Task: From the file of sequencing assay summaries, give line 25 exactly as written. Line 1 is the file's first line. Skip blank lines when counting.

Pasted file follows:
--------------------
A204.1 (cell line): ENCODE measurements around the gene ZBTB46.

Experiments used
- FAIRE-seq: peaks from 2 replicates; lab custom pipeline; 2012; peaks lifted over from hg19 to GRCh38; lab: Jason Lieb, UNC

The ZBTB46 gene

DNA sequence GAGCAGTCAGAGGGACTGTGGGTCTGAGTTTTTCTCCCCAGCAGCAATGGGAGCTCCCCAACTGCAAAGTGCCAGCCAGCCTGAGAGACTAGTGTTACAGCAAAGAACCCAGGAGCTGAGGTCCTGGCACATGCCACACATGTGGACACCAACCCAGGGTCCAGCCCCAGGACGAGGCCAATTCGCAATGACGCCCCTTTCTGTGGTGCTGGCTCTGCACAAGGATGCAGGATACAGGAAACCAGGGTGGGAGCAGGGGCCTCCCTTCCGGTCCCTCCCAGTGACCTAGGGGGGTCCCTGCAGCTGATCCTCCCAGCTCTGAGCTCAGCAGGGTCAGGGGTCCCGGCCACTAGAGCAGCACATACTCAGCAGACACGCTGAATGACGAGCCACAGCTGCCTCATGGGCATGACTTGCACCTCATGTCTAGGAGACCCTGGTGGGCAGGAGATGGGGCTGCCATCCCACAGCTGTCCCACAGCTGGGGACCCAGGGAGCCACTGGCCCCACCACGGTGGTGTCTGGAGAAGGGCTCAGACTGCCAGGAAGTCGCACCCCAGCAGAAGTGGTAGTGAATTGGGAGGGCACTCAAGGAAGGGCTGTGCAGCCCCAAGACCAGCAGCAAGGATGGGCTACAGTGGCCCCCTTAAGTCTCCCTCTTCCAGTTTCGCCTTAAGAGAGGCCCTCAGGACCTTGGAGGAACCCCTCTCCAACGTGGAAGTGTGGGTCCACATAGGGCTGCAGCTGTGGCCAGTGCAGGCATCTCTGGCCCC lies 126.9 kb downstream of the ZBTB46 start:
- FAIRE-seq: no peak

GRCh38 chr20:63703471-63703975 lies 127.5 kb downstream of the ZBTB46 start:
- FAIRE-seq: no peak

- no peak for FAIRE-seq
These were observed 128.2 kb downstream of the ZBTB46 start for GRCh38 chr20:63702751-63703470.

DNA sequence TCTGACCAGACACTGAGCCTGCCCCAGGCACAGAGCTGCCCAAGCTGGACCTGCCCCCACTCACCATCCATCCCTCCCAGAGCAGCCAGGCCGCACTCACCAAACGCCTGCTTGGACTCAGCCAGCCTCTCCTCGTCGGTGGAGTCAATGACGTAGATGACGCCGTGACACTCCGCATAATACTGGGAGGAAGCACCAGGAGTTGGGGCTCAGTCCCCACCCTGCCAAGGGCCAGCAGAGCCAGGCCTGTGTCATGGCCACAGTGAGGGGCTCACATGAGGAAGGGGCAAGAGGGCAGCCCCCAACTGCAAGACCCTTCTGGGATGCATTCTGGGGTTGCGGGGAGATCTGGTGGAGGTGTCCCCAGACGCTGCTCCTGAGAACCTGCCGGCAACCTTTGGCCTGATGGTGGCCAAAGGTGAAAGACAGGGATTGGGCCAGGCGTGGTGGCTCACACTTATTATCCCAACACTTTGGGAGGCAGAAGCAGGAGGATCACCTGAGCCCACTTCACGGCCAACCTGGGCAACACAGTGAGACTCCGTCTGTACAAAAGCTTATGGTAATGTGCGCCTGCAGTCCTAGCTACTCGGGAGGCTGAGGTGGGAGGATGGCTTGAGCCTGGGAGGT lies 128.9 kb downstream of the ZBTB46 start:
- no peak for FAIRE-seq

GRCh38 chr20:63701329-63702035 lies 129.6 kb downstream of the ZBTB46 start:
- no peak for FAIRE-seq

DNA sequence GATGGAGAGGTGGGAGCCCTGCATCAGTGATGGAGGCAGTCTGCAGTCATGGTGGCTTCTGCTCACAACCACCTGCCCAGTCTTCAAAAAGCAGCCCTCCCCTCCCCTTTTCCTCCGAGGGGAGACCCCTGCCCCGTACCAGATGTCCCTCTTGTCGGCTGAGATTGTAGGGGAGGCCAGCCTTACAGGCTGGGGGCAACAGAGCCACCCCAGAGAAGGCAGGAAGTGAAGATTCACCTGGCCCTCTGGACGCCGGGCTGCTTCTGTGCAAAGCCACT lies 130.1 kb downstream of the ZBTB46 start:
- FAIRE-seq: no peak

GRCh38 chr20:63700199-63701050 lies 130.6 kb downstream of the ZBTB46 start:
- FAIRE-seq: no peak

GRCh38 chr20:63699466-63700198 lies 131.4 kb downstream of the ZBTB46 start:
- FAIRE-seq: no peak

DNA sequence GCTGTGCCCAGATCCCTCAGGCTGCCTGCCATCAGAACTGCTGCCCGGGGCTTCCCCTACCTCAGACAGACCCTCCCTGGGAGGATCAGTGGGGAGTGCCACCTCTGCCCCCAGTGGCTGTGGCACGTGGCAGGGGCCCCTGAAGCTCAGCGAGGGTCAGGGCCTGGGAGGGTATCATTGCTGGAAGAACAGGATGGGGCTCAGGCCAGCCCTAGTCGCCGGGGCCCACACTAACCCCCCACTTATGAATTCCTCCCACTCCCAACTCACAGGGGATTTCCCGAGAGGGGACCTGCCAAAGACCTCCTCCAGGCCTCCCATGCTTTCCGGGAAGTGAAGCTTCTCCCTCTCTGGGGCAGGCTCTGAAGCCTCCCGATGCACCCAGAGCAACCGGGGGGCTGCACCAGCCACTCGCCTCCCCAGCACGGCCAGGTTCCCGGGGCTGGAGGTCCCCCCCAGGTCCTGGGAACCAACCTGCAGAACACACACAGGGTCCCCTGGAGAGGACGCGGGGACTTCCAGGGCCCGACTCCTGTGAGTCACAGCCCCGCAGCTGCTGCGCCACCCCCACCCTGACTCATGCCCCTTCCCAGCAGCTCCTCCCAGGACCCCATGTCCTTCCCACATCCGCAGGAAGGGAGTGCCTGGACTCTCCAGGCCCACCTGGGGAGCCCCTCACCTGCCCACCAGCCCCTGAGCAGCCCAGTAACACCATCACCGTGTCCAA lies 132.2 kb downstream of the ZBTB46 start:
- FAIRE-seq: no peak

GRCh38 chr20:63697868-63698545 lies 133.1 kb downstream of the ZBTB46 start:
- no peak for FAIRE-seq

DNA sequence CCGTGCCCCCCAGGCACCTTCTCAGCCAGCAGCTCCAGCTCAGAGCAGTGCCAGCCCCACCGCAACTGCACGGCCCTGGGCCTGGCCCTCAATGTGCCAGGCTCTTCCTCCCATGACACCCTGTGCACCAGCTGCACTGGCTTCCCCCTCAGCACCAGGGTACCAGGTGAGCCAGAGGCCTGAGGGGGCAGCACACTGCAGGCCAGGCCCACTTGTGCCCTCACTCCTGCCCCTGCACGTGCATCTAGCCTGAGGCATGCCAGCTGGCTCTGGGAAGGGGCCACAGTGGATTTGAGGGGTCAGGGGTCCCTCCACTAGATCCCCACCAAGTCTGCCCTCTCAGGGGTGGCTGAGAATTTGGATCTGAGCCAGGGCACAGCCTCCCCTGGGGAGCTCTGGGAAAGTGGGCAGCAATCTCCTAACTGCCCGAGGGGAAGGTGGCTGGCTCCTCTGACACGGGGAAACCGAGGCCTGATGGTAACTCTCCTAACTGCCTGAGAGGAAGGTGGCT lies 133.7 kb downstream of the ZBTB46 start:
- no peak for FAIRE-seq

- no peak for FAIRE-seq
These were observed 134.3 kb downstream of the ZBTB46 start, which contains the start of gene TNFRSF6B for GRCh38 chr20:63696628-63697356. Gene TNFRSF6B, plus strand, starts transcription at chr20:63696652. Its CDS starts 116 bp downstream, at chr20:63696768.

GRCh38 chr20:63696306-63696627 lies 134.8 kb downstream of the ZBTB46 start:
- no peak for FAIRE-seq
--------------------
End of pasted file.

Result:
DNA sequence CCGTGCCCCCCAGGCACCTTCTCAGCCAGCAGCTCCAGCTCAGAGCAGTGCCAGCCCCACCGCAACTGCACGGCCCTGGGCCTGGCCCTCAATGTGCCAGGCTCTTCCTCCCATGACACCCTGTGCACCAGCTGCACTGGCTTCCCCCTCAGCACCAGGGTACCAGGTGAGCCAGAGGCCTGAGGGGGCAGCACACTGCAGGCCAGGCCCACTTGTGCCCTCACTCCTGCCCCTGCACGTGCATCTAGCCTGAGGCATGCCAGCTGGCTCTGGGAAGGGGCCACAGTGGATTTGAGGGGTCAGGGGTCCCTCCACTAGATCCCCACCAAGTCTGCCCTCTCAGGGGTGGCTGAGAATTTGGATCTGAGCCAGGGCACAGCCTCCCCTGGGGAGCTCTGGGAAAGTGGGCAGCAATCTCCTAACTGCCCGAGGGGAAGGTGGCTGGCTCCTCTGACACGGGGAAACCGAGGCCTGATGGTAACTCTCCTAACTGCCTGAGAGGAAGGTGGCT lies 133.7 kb downstream of the ZBTB46 start: